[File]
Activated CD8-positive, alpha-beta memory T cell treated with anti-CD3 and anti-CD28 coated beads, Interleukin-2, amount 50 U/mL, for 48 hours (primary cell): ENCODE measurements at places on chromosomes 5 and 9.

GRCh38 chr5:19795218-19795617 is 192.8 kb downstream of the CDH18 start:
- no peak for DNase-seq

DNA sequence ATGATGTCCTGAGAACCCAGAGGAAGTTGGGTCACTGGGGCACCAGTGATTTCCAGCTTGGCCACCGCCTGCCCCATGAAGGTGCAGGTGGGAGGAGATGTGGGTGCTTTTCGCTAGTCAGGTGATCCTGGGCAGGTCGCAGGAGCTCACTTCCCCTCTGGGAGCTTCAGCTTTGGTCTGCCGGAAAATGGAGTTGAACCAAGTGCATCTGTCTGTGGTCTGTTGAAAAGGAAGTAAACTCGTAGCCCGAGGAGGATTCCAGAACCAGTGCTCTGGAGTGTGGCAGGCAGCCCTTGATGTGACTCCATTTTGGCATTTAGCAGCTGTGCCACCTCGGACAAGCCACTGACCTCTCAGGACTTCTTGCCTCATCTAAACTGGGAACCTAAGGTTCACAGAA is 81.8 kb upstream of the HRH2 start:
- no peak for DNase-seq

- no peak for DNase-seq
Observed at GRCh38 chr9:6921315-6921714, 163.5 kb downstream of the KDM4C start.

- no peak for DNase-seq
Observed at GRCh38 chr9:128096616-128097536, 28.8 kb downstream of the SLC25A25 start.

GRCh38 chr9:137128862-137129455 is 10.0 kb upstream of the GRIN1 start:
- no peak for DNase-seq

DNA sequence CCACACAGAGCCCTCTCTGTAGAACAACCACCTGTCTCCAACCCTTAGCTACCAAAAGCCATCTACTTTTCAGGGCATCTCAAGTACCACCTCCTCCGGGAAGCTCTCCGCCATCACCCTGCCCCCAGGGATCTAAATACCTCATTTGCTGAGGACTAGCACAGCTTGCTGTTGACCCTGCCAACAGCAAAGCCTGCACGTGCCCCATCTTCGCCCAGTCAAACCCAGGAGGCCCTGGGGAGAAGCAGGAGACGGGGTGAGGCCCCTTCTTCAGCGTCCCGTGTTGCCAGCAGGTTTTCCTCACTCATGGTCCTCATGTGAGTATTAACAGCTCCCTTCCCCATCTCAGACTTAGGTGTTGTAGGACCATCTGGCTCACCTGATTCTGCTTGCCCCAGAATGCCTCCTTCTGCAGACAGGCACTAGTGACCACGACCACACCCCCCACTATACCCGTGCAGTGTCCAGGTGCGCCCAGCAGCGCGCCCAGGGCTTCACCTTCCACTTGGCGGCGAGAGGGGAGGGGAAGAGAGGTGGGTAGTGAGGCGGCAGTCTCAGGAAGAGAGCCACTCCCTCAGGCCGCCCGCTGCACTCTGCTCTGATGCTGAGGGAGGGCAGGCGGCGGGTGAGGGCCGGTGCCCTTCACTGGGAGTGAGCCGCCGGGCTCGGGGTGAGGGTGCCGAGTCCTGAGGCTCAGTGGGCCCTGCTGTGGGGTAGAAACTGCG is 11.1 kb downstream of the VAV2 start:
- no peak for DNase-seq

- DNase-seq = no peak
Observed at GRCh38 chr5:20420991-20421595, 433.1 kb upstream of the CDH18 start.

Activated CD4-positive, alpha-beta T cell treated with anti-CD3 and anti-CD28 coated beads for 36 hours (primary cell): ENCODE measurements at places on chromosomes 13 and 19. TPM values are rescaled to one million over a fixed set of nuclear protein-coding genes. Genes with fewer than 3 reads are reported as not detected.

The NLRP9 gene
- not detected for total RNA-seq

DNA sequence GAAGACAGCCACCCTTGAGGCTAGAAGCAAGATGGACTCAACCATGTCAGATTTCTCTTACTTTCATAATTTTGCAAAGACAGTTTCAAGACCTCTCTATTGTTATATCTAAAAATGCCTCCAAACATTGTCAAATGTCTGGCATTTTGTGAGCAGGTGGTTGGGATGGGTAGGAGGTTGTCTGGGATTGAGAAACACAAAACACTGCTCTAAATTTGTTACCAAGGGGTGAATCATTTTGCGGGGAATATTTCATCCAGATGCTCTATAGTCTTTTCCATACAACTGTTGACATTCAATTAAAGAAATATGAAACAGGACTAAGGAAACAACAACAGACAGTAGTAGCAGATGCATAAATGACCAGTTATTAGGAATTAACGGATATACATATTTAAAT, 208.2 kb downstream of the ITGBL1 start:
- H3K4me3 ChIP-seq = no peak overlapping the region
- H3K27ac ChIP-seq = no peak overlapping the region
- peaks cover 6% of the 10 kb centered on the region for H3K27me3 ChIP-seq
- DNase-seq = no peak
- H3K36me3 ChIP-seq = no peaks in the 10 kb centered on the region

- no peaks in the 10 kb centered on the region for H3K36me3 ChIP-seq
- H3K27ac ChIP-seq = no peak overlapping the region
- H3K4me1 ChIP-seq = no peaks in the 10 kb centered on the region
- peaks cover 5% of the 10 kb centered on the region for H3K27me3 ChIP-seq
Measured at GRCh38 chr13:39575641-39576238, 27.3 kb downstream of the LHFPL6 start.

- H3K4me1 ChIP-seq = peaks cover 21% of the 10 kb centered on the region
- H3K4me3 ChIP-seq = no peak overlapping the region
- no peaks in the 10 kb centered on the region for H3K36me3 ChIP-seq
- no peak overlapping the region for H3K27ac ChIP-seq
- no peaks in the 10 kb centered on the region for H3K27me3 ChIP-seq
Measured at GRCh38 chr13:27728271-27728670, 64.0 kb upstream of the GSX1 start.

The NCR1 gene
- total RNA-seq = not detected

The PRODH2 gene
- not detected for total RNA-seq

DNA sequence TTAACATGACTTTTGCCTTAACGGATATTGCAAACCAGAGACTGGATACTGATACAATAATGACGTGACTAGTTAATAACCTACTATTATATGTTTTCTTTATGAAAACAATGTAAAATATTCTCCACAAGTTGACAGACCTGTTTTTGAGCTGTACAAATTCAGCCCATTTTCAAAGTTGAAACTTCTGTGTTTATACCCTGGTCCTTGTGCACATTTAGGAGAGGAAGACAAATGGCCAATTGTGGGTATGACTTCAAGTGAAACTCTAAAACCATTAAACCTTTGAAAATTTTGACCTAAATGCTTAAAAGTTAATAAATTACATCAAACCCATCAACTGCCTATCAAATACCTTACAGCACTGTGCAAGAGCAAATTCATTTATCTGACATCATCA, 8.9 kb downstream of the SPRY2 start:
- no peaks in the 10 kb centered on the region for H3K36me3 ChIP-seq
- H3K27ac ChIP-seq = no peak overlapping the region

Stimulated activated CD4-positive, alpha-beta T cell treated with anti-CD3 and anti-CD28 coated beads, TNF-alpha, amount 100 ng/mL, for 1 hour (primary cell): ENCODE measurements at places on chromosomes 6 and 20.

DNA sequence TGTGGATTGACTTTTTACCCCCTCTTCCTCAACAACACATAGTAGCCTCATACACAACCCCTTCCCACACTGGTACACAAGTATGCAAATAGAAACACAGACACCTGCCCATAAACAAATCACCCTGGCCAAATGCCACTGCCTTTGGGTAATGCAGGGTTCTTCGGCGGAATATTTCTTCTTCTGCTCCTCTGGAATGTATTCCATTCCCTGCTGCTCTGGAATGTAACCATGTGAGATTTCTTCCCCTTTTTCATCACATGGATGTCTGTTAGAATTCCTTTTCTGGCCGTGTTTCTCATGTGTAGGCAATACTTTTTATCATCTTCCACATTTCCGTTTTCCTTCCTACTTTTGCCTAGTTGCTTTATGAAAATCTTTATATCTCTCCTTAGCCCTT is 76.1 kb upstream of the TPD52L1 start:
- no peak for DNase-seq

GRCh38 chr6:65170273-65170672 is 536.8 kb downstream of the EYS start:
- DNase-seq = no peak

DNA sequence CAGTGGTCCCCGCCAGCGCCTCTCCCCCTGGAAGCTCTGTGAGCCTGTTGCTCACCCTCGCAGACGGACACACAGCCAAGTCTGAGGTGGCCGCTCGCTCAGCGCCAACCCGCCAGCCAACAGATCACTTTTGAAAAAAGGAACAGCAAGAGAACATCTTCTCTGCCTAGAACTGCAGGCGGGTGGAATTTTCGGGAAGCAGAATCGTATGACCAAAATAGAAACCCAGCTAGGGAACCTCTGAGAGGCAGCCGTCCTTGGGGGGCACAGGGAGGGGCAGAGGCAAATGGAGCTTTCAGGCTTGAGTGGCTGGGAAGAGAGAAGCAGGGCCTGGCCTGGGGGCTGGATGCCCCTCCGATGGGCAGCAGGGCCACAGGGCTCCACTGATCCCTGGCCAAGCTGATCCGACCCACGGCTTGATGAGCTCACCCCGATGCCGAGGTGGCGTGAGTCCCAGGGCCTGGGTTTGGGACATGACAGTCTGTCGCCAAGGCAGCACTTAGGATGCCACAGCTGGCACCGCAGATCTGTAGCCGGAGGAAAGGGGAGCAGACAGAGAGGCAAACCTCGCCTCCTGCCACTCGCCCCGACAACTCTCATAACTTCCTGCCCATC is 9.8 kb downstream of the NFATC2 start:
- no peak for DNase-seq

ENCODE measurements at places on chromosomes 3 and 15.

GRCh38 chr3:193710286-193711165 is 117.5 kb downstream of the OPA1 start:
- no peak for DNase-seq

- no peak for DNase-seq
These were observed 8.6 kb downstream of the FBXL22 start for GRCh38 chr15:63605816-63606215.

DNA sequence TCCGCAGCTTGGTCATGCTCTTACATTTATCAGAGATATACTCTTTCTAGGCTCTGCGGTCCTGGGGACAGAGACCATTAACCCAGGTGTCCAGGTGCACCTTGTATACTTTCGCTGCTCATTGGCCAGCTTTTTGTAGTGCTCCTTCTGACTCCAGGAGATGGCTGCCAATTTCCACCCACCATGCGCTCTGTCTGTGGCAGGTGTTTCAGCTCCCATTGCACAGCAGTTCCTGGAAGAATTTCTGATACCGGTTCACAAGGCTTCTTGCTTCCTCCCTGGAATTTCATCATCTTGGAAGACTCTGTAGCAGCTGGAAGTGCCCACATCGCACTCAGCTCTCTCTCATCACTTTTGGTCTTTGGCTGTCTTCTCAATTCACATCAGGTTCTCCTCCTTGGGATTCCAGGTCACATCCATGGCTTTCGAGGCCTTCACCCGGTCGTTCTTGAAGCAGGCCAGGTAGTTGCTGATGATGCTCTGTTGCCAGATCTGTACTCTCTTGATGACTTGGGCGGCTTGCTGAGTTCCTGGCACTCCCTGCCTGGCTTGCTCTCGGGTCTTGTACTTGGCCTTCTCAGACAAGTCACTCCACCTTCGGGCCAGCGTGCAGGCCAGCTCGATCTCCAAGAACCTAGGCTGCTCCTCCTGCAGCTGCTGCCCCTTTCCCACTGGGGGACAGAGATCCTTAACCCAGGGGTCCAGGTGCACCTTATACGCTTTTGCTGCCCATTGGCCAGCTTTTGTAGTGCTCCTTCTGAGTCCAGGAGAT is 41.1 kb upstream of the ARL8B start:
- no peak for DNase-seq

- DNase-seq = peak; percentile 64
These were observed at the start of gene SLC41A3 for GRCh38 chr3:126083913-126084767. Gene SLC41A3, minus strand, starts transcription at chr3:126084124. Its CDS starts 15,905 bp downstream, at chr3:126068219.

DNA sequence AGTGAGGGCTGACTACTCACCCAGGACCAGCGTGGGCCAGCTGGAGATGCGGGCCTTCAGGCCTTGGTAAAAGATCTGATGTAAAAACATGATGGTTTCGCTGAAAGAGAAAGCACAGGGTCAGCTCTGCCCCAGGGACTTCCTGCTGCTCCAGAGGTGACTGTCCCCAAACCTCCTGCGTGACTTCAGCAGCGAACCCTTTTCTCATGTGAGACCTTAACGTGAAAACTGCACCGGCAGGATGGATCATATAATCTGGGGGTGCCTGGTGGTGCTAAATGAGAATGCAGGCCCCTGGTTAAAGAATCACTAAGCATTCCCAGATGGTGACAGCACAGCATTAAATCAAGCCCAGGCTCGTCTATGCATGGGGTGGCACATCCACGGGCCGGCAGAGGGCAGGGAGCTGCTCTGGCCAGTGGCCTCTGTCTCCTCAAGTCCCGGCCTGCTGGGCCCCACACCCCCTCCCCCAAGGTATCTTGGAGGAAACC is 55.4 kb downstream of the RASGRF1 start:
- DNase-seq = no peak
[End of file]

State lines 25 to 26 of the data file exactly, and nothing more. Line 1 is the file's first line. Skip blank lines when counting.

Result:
- no peaks in the 10 kb centered on the region for H3K36me3 ChIP-seq
- H3K27ac ChIP-seq = no peak overlapping the region